Are Students With 'Reading Barriers' Ready to Start the New School Year?
Most teachers of students with "reading barriers"—blindness or low vision, dyslexia, or mobility impairments that prevent them from using traditional books—feel ready to start the new school year.
But they're not sure that their students are.
Those are the findings from a recent survey of more than 700 teachers conducted by Benetech, a Palo Alto, Calif.-based company that creates free, accessible texts through its Bookshare initiative. Benetech, now in its third five-year funding cycle from the U.S. Department of Education, has about 500,000 student members, most of whom have dyslexia.
The respondents were special education teachers, the majority of them current or past Bookshare members. A little more than two-thirds of teachers said they were prepared for the new year. But only about 40 percent said that they agreed that their pupils with reading disabilities were prepared. About 39 percent said they neither agreed nor disagreed with that statement, and nearly 22 percent said they disagreed or strongly disagreed.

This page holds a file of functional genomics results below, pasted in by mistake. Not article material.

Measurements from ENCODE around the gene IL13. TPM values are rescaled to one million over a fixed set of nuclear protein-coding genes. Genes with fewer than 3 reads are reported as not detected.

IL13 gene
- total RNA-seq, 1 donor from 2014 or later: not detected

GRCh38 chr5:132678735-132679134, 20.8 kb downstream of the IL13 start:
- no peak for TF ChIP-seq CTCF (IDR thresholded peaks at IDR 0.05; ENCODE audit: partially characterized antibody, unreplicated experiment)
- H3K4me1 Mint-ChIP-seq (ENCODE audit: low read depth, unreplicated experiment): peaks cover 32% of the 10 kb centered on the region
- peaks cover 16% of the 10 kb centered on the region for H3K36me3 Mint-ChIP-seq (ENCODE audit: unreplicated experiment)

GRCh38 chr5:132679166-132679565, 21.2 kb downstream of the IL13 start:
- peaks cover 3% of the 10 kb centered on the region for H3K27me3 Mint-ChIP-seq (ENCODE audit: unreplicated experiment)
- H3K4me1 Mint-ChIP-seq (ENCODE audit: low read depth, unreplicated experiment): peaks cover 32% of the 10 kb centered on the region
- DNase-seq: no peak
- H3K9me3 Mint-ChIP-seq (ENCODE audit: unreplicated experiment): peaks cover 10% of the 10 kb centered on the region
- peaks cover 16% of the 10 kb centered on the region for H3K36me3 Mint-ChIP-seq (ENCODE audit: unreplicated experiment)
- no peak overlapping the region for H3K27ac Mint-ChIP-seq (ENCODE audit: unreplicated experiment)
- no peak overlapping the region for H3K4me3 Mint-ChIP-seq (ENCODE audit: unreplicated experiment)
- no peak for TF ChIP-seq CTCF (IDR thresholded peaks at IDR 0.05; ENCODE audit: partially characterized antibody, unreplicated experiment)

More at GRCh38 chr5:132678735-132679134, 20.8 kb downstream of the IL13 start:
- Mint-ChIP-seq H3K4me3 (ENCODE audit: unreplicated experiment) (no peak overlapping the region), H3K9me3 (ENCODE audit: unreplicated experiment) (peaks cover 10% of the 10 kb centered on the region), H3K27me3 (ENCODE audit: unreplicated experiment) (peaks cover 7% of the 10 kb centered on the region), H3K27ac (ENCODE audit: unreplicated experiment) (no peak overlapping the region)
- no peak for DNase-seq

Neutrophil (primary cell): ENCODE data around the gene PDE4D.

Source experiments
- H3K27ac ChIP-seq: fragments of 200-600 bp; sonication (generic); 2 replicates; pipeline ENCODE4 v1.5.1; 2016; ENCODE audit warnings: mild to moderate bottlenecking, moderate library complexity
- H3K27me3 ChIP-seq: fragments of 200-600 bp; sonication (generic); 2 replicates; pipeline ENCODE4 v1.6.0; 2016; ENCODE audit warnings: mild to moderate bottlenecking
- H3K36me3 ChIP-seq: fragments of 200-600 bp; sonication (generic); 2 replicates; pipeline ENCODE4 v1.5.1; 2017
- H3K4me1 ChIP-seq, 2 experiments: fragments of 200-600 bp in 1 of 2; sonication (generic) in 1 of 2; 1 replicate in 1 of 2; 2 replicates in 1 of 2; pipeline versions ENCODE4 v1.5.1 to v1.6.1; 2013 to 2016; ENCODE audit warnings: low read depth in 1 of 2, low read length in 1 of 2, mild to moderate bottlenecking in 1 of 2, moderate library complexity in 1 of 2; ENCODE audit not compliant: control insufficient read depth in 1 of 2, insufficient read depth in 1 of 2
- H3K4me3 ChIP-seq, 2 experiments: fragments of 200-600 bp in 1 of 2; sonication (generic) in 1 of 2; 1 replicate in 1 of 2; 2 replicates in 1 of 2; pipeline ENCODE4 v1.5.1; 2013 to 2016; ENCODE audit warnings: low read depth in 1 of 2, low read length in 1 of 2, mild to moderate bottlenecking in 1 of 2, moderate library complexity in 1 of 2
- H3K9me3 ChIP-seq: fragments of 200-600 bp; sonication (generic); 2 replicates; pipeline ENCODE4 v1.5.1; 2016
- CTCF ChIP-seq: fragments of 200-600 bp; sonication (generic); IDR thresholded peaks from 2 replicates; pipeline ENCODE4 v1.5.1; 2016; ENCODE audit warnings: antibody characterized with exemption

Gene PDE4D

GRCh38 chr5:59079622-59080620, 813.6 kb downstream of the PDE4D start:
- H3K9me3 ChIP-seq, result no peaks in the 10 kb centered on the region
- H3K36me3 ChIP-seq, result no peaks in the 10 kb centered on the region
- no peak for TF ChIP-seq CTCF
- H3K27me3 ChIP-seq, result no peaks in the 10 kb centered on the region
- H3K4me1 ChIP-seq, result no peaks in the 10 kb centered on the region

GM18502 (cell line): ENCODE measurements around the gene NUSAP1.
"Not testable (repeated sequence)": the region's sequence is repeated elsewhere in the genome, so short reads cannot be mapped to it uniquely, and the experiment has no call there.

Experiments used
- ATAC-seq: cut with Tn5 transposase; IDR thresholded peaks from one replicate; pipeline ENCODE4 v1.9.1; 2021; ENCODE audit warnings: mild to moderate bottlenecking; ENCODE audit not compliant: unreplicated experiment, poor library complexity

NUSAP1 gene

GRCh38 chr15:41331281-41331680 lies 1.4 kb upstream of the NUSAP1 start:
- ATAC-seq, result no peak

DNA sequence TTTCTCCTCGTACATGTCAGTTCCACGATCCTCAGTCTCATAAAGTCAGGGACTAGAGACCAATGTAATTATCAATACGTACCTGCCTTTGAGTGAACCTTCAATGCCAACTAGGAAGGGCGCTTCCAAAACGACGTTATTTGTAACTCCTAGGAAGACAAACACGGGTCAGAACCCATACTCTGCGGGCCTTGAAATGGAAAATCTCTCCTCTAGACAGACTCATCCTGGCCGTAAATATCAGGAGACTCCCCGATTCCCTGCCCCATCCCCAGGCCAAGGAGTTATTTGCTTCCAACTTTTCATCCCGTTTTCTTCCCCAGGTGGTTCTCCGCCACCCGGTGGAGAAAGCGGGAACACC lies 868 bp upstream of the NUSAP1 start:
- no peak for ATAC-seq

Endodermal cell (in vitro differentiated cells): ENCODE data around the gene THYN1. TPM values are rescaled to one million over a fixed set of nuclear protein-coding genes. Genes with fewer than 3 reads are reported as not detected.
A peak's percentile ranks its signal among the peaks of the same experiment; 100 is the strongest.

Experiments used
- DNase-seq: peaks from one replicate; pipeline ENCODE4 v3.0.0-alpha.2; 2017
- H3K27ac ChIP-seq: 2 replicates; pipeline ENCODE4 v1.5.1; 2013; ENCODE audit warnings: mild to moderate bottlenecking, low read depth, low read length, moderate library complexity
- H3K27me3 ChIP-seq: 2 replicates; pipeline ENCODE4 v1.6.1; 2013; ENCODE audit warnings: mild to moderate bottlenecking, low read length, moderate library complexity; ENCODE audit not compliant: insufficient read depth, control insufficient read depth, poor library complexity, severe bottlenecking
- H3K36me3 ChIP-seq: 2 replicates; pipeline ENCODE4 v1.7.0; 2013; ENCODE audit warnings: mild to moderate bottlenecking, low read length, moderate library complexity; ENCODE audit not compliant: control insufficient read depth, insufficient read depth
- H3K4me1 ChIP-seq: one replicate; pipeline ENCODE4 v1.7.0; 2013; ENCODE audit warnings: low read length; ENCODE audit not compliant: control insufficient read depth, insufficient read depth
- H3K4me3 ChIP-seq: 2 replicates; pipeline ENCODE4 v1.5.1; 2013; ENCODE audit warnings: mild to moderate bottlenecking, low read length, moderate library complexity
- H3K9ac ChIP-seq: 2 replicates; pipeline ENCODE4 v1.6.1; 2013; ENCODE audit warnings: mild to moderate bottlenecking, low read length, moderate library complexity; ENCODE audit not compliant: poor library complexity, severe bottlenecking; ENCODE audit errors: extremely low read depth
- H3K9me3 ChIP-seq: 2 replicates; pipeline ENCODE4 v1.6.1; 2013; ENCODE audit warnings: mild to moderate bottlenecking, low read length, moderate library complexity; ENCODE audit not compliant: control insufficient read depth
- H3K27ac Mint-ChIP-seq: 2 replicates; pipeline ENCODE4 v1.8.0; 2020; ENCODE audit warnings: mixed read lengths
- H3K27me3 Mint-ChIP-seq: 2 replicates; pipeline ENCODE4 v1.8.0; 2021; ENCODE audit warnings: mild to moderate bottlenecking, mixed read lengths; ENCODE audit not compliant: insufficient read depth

The instructors surveyed said they were more likely to believe their students were prepared for the new year if they also agreed that their students had access to accessible texts and appropriate technology, and if the teachers felt supported by their administrators with the resources that the teachers need.
In contrast, class size, the nature of a student's disability and the location of a school didn't appear to make a difference to teachers in how ready they perceived their students to be for the new school year.
Brad Turner, the vice president of global literacy for Benetech, says one takeaway is that teachers need to know that resources for accessible texts are out there, whether those texts come from Bookshare or from other organizations that supply books for people with disabilities, such as Learning Ally or National Library Service. And it's also important for administrators to be aware of how much teachers rely on their support, he added.
"However that student wants to read, I just want that student to read," Turner said.
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